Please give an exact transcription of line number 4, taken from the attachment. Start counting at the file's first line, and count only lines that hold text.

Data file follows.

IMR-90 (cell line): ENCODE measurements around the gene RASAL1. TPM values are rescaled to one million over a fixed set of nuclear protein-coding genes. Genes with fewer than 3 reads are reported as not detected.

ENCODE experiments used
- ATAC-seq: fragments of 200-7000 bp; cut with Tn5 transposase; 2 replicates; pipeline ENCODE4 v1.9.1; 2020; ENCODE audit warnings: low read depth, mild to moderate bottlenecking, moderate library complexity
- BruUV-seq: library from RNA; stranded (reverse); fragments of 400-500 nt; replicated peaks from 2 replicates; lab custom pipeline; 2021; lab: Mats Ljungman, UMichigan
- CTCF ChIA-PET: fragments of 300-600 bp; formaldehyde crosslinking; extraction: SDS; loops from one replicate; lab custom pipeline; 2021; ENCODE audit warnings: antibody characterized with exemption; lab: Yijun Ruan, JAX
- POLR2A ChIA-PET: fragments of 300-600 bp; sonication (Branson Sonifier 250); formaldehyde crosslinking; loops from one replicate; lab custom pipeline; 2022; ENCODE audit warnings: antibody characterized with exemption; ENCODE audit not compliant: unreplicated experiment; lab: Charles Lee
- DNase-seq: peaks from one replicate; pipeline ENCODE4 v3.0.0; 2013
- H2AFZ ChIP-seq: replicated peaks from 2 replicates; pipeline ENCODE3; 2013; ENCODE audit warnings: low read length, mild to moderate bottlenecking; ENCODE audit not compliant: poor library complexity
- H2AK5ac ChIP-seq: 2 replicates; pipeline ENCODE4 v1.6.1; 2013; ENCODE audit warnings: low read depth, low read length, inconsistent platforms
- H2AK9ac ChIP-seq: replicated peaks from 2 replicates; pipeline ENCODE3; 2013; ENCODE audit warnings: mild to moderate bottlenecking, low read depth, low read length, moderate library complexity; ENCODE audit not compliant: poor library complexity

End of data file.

- BruUV-seq: library from RNA; stranded (reverse); fragments of 400-500 nt; replicated peaks from 2 replicates; lab custom pipeline; 2021; lab: Mats Ljungman, UMichigan